Documents released alongside security journalist Glenn Greenwald’s new book, “No Place To Hide,” reveal the NSA and FBI partnership, in which the two agencies developed techniques for exploiting Facebook chats, capturing private photos, collecting IP addresses, and gathering private profile data.
According to the slides below, the agencies’ goal for such collection was to capture “a very rich source of information on targets,” including “personal details, ‘pattern of life,’ connections to associates, [and] media.”
Read more on VentureBeat.

Trust me, this is worth looking at even if just for the Internet of Things section.
Gartner's Hype Cycle report for smart-city technologies
City planners will have access to an amazing collection of technologies to build their smart cities of the future. But what technologies are coming, and when, and how will they be used? Gartner separates hype from reality with its largest Hype Cycle report.
Read Gartner's report The report is free and ungated. No sign-up required

Brief article suggesting that there are companies who can move with the times/technology. (Looks like that's good for the CEO too)
Burberry Struts Ahead With Tech Transformation Begun By Apple's Angela Ahrendts
Burberry – the high-end fashion brand and retail chain – has posted record results, aided by an advanced digital transformation. That effort was begun eight years ago by former CEO Angela Ahrendts, now the retail boss at Apple.

No doubt this will result in a bunch of “Google doesn't pay taxes!” stories. I see it as yet another indication that the tax system isn't allowing US firms to be as flexible as firms in other countries.
Google plans international acquisitions worth up to $30B, it tells SEC
Google plans to spend US$20 billion to $30 billion of its of its accumulated international profits to fund potential acquisitions of non-U.S. companies and technology rights.
The company disclosed its plans to the U.S. Securities and Exchange Commission (SEC) last year, in a document that was published Tuesday. The SEC had asked Google to describe its plans for reinvesting its undistributed earnings in greater detail.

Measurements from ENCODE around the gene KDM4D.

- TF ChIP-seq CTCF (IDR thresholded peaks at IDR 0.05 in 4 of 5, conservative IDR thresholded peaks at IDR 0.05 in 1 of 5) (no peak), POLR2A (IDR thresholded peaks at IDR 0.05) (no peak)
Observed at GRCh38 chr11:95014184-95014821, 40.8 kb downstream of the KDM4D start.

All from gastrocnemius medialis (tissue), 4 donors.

In 2012, Google generated about half its revenue in non-U.S. markets.

Can't wait to hear what my wife says about this App. Looks like it is targeted to mixed breed owners – after all, one collie looks pretty much like another.
PetMatch uses machine vision technology to help you replace your beloved pet
Unlike Superfish’s Windowshopper app, PetMatch offers a more benign and benevolent alternative for your wallet. Just upload an image of your pet, or even someone else’s pet and let the app match you up with a nearby puppy or kitten. The app acts as an intelligent learning machine, so theoretically, it might improve your chances over time.

I get a bit cranky when I run into companies that insist on a fax rather than an email attached document. Tools/services like this keep me from running around looking for someone with antique machines. (Remember, the fax predates the phone by at least 25 years.)
No Fax Machine? No Problem — Easily Sign And Send Faxes From Your Computer
Faxing is an out-dated mode of communication, but it still lingers around at some places for one reason or another. Until we can finally kill off this antiquated machine of the past, you might need to send a fax every once in a while but find yourself without a fax machine — try HelloFax.
We have covered HelloFax briefly in the past, and even took a look at 5 other online fax services, but things have changed in the years since then, and it’s time to take an in-depth look at the best free online faxing service there is.